What to do When Faced with Criminal Abuse Charges in Maine
Often, it’s quite confusing for people because it’s a vastly different system that they’re in at that point. It’s the state or the D.A.’s office versus the person. If it’s a domestic assault situation, they think the alleged victim has brought the case against them. That’s not actually true. It’s the state, started by a police department usually, that brings an action against you. Often, even an uncooperative person who doesn’t want you charged with a crime can be forced to participate in the system. The first issue to get really straight is the state is against the person who’s charged with a crime.
The next thing is often the first time the person realizes they’re going to be charged is when they’re arrested. Maine is a pretty good state with regard to bail. If the person’s history isn’t too awfully bad and they’ve appeared in court for any other things that they’ve had, Maine often grants bail. It’s a very good state for bail. Sometimes, it’s with a cash component, often not. There are often conditions with regard to especially domestic kind of cases of no contact with the alleged victim, sometimes with the children. Sometimes, it’s not to possess firearms or other dangerous weapons. You want to mind those bail conditions because you can get arrested and charged with a separate crime for violating conditions of release.
If you’re not arrested, often you’re summoned. That’s just an order to appear at the court, like a ticket almost. You get a bail sheet when you get bailed, if that’s what happened if you got arrested. The conditions are on the bail sheet, as is the court date that you must appear. Either on the summons or on the bail sheet, there is a court date. You have to go to the court on that date. That’s your arraignment. If it’s a felony-level offense, that arraignment date – you still have to go to that, but the actual arraignment might be delayed pending indictment.
At that first initial arraignment hearing, issues of bail can be addressed. For example, if the alleged victim wants to have contact with you or wants to allow children to have contact, you have to make those arrangements. That is an opportunity to address those issues there. You can actually address those earlier, too, if they’re necessary and an agreement can be reached.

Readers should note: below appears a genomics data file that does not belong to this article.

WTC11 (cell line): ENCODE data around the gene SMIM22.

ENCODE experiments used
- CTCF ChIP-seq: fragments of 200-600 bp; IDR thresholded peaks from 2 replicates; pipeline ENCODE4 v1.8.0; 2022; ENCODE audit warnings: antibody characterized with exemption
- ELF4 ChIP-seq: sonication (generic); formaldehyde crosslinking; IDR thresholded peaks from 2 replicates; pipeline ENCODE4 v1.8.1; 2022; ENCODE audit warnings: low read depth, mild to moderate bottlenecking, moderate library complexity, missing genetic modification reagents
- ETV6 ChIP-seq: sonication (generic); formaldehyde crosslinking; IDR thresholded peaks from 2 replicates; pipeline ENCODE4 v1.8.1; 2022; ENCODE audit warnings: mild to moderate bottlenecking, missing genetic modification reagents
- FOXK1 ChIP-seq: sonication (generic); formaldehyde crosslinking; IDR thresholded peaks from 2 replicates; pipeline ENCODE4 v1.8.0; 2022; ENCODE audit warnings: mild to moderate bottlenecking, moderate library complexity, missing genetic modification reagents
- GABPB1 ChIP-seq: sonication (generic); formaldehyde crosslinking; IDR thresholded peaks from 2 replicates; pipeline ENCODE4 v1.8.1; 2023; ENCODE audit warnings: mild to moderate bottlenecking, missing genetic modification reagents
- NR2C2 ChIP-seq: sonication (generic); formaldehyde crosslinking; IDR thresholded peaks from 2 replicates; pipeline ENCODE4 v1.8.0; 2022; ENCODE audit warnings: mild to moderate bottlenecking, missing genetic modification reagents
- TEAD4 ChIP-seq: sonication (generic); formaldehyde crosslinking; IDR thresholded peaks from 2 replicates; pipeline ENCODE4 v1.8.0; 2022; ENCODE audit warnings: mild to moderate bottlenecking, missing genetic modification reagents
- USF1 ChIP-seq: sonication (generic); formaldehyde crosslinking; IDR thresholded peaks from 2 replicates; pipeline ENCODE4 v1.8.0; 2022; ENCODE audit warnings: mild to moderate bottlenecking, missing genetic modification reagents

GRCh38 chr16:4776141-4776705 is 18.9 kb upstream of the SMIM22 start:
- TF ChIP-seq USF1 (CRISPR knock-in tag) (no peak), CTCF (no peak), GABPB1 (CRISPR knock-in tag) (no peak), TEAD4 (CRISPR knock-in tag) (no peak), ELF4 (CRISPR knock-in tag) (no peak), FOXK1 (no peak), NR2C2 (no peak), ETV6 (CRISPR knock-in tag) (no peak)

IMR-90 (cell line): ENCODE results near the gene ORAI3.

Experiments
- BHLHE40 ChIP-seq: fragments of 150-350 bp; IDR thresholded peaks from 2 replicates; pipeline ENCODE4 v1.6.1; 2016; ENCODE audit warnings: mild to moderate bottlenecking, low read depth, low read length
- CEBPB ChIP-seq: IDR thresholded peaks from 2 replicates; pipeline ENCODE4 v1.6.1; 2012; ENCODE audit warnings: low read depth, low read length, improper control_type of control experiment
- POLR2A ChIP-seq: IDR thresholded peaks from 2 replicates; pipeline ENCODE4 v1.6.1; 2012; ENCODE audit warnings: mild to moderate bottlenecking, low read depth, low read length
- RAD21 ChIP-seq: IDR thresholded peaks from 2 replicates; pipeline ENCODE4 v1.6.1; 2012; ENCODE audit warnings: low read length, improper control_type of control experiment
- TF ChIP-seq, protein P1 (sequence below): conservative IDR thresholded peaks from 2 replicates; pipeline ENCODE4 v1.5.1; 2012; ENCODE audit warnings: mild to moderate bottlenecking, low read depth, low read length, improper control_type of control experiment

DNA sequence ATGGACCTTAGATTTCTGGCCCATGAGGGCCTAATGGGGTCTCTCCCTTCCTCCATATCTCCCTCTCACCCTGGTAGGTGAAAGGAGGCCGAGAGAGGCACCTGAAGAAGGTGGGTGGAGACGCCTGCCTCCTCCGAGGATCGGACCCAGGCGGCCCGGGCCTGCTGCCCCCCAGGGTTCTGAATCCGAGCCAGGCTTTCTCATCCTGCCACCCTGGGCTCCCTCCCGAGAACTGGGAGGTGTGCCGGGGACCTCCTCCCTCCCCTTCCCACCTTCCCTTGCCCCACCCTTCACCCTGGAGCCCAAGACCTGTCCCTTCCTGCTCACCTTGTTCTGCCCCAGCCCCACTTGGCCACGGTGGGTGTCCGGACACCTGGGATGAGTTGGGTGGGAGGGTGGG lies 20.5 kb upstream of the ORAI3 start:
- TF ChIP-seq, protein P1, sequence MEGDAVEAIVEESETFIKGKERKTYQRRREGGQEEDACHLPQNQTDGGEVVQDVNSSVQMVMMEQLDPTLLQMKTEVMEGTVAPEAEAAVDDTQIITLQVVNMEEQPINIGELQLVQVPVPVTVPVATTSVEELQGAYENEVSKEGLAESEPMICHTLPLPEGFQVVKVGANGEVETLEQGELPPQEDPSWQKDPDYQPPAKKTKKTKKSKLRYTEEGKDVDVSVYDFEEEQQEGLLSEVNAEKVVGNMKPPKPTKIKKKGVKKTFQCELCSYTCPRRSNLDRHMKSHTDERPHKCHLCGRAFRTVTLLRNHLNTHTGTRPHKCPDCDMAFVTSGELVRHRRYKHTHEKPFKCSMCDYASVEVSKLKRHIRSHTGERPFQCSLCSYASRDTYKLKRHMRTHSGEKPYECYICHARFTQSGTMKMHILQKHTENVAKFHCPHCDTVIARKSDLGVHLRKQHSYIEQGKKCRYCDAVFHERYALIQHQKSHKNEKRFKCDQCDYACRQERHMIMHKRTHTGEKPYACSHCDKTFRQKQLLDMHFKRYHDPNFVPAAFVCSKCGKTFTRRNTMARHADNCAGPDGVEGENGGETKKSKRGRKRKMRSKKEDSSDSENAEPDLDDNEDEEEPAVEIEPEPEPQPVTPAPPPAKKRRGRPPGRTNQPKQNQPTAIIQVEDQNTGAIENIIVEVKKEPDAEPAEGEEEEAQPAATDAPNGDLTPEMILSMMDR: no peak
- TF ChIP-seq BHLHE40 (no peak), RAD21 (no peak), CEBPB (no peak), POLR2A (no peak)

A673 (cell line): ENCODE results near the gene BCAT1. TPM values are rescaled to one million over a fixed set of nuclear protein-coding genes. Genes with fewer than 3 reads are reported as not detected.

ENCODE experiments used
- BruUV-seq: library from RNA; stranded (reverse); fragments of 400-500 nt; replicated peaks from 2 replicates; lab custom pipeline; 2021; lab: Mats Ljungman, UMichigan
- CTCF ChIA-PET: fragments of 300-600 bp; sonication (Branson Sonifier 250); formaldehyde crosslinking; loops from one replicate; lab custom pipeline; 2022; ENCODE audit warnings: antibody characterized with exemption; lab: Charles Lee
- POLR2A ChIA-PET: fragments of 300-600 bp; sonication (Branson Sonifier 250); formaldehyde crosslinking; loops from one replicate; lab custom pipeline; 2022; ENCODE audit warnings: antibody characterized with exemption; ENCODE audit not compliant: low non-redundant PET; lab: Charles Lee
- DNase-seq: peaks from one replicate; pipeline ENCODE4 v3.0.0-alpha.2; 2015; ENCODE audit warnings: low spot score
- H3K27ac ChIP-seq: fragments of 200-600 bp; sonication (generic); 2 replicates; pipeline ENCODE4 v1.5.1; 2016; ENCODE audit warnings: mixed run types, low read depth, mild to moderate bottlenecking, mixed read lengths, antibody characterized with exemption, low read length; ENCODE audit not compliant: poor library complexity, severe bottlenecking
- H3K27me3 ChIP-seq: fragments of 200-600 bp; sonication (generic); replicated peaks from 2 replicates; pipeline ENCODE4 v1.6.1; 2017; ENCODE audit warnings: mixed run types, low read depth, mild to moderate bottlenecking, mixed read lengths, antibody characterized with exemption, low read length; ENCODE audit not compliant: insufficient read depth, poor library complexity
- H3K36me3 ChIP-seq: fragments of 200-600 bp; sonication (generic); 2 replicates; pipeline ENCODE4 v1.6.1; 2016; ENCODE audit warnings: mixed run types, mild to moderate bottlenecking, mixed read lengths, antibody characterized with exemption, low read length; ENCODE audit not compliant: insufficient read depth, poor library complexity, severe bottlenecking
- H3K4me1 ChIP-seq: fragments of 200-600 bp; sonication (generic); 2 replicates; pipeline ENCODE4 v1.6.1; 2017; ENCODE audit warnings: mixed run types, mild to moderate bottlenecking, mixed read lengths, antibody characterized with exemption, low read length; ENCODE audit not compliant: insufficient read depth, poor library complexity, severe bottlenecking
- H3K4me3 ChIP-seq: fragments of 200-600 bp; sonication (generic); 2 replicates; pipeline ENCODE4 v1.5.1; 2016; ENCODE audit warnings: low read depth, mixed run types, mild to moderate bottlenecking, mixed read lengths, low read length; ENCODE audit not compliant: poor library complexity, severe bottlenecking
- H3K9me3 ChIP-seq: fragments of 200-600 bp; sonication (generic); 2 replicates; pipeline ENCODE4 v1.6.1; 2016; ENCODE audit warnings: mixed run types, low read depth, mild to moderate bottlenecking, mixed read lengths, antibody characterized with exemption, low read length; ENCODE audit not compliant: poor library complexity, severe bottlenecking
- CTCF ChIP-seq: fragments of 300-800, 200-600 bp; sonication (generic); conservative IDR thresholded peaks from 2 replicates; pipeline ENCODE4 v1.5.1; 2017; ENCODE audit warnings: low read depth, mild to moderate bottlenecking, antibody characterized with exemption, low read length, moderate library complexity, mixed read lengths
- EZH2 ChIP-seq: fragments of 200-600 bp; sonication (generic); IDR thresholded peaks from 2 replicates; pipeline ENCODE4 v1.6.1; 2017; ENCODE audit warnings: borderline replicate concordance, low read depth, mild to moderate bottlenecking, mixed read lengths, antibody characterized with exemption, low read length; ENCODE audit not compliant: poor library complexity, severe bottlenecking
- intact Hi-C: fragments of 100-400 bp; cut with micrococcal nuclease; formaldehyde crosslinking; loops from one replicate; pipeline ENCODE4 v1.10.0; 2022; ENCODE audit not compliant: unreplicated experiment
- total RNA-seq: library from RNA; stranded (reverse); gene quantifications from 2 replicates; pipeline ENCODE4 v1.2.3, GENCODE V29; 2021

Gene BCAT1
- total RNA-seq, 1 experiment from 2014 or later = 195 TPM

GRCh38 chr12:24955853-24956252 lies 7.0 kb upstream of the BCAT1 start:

After that, most counties in the state of Maine are part of the Uniform Criminal Docketing System, which is a single court for criminal cases, both misdemeanor and felony-level cases. You are entitled to a jury trial. Traditionally, you had to request a jury trial if you wanted one for a misdemeanor, but that has largely been dispensed with in counties that have the Uniform Criminal Docketing System. You’re automatically in line for a jury trial. That happens after your arraignment.
At your arraignment, your attorney or you usually get the police reports of the incident. They’re very important because that’s the state’s or prosecutor’s office perspective on the evidence supporting a conviction. Sometimes, it’s not complete, or there’s other information that a person knows is out there that you can seek. You can get it from the prosecutor’s office if they have it, or you can conduct or have a private investigator conduct an investigation for those things that the district attorney’s office might not have access to.